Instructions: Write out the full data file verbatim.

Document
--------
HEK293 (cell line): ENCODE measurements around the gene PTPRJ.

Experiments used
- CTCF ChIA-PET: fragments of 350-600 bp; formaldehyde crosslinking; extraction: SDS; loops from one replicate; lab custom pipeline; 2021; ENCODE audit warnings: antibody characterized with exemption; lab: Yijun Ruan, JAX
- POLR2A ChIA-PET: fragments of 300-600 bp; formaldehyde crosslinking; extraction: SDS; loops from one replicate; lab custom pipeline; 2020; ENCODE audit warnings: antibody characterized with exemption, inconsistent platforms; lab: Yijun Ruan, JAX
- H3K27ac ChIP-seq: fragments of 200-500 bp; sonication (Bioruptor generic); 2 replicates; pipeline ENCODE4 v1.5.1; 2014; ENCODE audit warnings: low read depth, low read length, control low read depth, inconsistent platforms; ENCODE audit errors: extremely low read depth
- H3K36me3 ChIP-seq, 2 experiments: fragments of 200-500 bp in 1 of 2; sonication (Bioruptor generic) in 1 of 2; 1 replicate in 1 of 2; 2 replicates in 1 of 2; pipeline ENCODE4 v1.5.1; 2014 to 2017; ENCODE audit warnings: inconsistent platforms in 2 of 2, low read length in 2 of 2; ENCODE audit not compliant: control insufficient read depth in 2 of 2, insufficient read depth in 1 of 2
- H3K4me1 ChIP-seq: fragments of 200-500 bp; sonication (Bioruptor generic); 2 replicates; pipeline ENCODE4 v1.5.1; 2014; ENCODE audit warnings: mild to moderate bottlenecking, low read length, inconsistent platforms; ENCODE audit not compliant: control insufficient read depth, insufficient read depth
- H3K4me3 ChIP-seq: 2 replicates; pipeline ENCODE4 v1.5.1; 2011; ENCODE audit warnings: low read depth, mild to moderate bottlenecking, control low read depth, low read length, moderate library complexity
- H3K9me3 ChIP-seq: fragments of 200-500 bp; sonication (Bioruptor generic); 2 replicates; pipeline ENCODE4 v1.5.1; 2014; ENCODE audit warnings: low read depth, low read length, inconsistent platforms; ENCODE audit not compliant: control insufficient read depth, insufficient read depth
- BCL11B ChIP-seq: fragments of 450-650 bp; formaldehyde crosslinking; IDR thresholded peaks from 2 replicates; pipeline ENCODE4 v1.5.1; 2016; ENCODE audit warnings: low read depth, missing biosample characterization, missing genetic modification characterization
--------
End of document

HEK293 (cell line): ENCODE measurements around the gene PTPRJ.

Experiments used
- CTCF ChIA-PET: fragments of 350-600 bp; formaldehyde crosslinking; extraction: SDS; loops from one replicate; lab custom pipeline; 2021; ENCODE audit warnings: antibody characterized with exemption; lab: Yijun Ruan, JAX
- POLR2A ChIA-PET: fragments of 300-600 bp; formaldehyde crosslinking; extraction: SDS; loops from one replicate; lab custom pipeline; 2020; ENCODE audit warnings: antibody characterized with exemption, inconsistent platforms; lab: Yijun Ruan, JAX
- H3K27ac ChIP-seq: fragments of 200-500 bp; sonication (Bioruptor generic); 2 replicates; pipeline ENCODE4 v1.5.1; 2014; ENCODE audit warnings: low read depth, low read length, control low read depth, inconsistent platforms; ENCODE audit errors: extremely low read depth
- H3K36me3 ChIP-seq, 2 experiments: fragments of 200-500 bp in 1 of 2; sonication (Bioruptor generic) in 1 of 2; 1 replicate in 1 of 2; 2 replicates in 1 of 2; pipeline ENCODE4 v1.5.1; 2014 to 2017; ENCODE audit warnings: inconsistent platforms in 2 of 2, low read length in 2 of 2; ENCODE audit not compliant: control insufficient read depth in 2 of 2, insufficient read depth in 1 of 2
- H3K4me1 ChIP-seq: fragments of 200-500 bp; sonication (Bioruptor generic); 2 replicates; pipeline ENCODE4 v1.5.1; 2014; ENCODE audit warnings: mild to moderate bottlenecking, low read length, inconsistent platforms; ENCODE audit not compliant: control insufficient read depth, insufficient read depth
- H3K4me3 ChIP-seq: 2 replicates; pipeline ENCODE4 v1.5.1; 2011; ENCODE audit warnings: low read depth, mild to moderate bottlenecking, control low read depth, low read length, moderate library complexity
- H3K9me3 ChIP-seq: fragments of 200-500 bp; sonication (Bioruptor generic); 2 replicates; pipeline ENCODE4 v1.5.1; 2014; ENCODE audit warnings: low read depth, low read length, inconsistent platforms; ENCODE audit not compliant: control insufficient read depth, insufficient read depth
- BCL11B ChIP-seq: fragments of 450-650 bp; formaldehyde crosslinking; IDR thresholded peaks from 2 replicates; pipeline ENCODE4 v1.5.1; 2016; ENCODE audit warnings: low read depth, missing biosample characterization, missing genetic modification characterization